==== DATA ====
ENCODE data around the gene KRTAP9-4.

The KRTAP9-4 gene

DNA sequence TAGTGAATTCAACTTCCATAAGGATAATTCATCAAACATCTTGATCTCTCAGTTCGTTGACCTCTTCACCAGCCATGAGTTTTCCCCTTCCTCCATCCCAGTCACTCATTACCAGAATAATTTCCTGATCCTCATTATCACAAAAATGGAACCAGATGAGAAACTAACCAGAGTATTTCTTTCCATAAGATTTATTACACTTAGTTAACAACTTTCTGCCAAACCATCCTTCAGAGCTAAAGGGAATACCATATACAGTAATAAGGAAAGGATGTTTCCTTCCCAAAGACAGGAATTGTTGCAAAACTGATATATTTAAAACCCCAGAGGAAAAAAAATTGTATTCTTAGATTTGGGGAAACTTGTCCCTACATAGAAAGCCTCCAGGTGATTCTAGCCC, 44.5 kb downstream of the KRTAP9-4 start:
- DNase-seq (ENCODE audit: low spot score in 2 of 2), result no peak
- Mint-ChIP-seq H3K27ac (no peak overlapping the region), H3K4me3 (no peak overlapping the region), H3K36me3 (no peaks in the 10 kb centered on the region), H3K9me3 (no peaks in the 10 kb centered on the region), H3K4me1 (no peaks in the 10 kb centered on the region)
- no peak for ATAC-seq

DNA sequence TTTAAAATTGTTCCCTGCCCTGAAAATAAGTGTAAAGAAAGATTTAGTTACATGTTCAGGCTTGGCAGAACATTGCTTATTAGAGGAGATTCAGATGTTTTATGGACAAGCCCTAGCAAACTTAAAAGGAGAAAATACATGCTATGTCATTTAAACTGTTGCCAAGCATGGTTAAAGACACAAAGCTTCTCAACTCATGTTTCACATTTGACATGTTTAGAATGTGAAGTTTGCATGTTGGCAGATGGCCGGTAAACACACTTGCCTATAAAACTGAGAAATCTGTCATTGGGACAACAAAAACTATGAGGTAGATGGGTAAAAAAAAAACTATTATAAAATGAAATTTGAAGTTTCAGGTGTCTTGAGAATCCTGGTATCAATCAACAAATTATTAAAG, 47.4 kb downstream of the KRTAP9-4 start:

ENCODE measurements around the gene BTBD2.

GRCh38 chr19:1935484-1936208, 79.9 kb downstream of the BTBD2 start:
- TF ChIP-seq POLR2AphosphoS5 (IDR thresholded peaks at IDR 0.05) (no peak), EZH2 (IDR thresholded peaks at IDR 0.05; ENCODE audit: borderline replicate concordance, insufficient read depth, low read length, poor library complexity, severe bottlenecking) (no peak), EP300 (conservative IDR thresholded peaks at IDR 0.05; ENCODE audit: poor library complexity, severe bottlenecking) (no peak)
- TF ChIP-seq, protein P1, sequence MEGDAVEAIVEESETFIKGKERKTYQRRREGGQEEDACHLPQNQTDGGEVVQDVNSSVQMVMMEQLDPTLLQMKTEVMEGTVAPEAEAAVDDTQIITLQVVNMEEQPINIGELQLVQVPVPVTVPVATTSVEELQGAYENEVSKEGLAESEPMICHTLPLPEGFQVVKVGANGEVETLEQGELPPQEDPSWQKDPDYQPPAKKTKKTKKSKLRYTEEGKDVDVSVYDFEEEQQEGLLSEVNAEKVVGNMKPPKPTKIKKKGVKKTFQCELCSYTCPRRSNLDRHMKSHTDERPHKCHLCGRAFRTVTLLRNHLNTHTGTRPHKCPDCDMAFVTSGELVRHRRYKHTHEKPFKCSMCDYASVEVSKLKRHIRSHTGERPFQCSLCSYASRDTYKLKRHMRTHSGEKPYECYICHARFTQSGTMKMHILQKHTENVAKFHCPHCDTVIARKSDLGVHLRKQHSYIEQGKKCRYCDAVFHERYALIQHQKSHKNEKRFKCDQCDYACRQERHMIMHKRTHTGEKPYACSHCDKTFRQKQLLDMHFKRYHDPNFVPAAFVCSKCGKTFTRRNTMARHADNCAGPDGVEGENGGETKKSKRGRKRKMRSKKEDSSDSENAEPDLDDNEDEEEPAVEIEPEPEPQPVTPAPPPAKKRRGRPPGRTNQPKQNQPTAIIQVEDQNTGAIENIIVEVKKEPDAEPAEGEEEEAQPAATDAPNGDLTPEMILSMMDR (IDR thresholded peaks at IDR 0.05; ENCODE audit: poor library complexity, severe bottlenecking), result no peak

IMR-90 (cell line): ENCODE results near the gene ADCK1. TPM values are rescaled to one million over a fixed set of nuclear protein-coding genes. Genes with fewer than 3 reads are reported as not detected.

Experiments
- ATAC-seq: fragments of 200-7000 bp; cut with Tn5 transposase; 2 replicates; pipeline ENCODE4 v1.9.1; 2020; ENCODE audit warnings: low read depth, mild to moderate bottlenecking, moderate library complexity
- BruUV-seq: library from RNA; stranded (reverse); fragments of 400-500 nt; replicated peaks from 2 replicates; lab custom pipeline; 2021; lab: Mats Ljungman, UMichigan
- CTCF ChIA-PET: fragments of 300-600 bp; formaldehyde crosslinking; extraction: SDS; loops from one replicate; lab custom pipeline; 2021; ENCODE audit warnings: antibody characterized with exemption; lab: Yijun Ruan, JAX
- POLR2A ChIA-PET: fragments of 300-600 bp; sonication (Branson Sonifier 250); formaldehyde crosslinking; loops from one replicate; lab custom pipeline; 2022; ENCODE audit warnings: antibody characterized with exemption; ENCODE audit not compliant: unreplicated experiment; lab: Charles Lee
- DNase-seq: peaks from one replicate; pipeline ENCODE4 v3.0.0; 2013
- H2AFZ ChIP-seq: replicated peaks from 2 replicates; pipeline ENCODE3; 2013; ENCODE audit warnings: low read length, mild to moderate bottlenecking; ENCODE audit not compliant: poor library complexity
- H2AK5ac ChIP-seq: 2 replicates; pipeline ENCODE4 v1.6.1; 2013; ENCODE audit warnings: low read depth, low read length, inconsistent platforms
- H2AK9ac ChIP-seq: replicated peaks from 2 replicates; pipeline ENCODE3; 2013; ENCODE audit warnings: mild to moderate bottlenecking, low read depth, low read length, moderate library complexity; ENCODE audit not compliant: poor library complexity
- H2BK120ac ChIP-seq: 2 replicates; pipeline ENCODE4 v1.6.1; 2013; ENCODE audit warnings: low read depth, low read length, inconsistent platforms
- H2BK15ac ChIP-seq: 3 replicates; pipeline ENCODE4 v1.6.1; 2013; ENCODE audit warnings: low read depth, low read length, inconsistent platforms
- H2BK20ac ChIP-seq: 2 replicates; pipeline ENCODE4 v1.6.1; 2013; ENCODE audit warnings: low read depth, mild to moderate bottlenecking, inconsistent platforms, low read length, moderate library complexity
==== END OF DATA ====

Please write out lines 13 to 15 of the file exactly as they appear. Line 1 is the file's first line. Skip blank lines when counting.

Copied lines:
Experiments
- ATAC-seq: fragments of 200-7000 bp; cut with Tn5 transposase; 2 replicates; pipeline ENCODE4 v1.9.1; 2020; ENCODE audit warnings: low read depth, mild to moderate bottlenecking, moderate library complexity
- BruUV-seq: library from RNA; stranded (reverse); fragments of 400-500 nt; replicated peaks from 2 replicates; lab custom pipeline; 2021; lab: Mats Ljungman, UMichigan